Scioto County Democrats held their first meeting of 2018 at the New Boston Community Center and party chairman Randy Basham presided over a meeting that signaled the start of a new chapter in local political history.
Portsmouth Municipal Judge Steve Mowery’s remarks helped set the tone for the evening, noting how our courts and law enforcement (the Department of Justice and FBI, in particular) have come under attack, how the free press is being challenged, how our nation’s democratic institutions — the constitution itself — are threatened by Donald Trump and his supporters. The lessons of history, Mowery argued, taught that principles should be placed before party and that common ground can and must be found.
Trampas Puckett of Carpenter Local Union No. 437 is running for Scioto County Commissioner under the banner of the Democratic Party. Whether any other candidates will enter the race is unknown, but it is now clear that the incumbent Bryan Davis will face a real challenger, someone who understands the local economy and will represent the true interests of working families in our community.
Adrienne Buckler and Joni Fearing will seek the 90th District seat in the Ohio House of Representatives. With Terry Johnson, the current representative term-limited out, this looks to be the “Year of the Woman” Considering that Gina Collinsworth is the current front runner on the Republican side, it looks like the next Representative from the 90th will be a woman.
Dr. Janet Everhard was in attendance to speak about her campaign for Ohio’s 2nd Congressional District. The Good Doctor will face two serious primary contenders in Richard Crosby and Jill Schiller. So far Everhard has worked the hardest of the three candidates to introduce herself to voters and activists in Portsmouth and the eastern most communities of the district. She's already booked over 20,000 miles on the campaign trail, attending community events and organizing meetings, making her the hardest working and one of the most connected Democrats in southern Ohio. Whether it is Everhard, Crosby, or Schiller who make it through the primary, the Republican (Tea Party) incumbent Brad Wenstrup is going to face a real fight to keep his seat in Washington, D.C.
In the judicial field, Jerry Buckler will seek re-election to the Scioto County Domestic Relations Court. So far, he is running un-opposed, but from his remarks, it is clear the Judge is ready to meet any challenger.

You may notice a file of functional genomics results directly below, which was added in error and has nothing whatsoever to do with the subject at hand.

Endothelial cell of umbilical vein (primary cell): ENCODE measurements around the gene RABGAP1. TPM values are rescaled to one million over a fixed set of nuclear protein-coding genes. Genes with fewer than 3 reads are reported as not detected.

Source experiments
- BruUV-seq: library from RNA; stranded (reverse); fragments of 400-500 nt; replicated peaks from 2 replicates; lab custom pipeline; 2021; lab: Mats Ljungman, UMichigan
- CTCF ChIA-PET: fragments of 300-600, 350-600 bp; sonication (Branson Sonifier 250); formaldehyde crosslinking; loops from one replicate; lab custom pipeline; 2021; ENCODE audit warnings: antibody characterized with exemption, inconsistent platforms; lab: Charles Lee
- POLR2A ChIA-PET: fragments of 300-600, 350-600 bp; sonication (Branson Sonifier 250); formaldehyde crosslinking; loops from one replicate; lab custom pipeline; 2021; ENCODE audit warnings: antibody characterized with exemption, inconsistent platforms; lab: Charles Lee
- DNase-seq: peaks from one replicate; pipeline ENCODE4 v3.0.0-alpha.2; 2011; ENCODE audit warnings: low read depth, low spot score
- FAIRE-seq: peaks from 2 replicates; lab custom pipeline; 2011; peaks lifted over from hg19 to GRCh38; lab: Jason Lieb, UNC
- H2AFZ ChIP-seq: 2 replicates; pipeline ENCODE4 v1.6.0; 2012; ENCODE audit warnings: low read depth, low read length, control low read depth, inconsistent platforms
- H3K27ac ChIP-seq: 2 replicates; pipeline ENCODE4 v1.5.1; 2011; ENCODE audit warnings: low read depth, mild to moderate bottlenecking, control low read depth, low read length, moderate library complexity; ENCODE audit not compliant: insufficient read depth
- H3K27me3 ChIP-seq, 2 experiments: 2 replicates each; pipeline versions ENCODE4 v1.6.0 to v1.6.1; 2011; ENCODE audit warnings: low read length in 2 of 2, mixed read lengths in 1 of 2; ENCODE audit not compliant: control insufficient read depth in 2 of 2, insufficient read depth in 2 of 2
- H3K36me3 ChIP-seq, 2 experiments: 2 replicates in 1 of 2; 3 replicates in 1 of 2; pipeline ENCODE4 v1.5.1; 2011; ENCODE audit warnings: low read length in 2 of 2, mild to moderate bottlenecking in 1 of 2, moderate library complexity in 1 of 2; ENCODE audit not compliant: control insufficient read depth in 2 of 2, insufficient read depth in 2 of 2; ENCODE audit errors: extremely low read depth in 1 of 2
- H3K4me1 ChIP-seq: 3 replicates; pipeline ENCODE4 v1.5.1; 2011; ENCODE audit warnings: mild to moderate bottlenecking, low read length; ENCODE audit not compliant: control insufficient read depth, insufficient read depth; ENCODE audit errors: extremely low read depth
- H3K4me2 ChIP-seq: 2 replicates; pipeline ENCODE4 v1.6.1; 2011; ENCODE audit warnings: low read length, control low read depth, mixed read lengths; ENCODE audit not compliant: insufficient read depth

For the Ohio Fourth District Court of Appeals, where two seats are open, Judge Marie Hoover will campaign for re-election to her seat and Valarie Gerlach will run for the seat currently held by Judge William H. Harsha, who has been term-limited by Ohio law due to his age (70 and above).
It was also announced that the Federated Democratic Women of Scioto County is joining forces with the Southern Ohio Progressive Movement to sponsor a series of candidate forums in the lead up to the May primary and the general election in November. The collaboration between the Democratic Women and the Progressive Movement is a sign that the political opposition is uniting against Republicans at the local, state, and federal levels.
Another sign of local coalition building came with the appointment of Andrew Feight to a vacant seat on the Scioto County Democratic Party’s Central Committee. Feight has previously served on the Shawnee Labor Council, representing the faculty at Shawnee State University, and is a founding member of the Southern Ohio Progressive Movement. Feight will now represent and organize Democrats in Nile Township, Precinct B, which is located in the southwestern corner of the county.
The Phoenix reborn in flames by Friedrich Johann Justin Bertuch. Public Domain. Via Wikipedia.
A year ago, in the wake of Trump’s surprise victory, the grassroots began organizing an opposition movement. New faces showed up at local Democratic party meetings. Some were met with resistance and skepticism. The divisions caused by the 2016 presidential contest, which pitted establishment Clinton supporters against insurgent Sanders supporters showed themselves. Some asked, were the new faces real Democrats? Why form a separate "progressive" organization?
For others, the progressives were not “new faces,” as they had already come to know their fellow citizens from other community events and through other civic organizations. Common ground was recognized and common principles acknowledged. Old alliances were renewed. Coalition building takes time and one year into the Trump administration, a new reality is coming into focus. New coalitions — at the grassroots — are now coming together and this bodes well for Democratic candidates in this year’s midterm elections.
With Ryan Ottney, a leading progressive voice, now serving on the New Boston Village Council, and with strong candidates running for local and state office who share progressive values, the Democrats of Scioto County are rising like a phoenix. There is reason to hope a “blue wave” will wash over Congress and it will pass right through southern Ohio.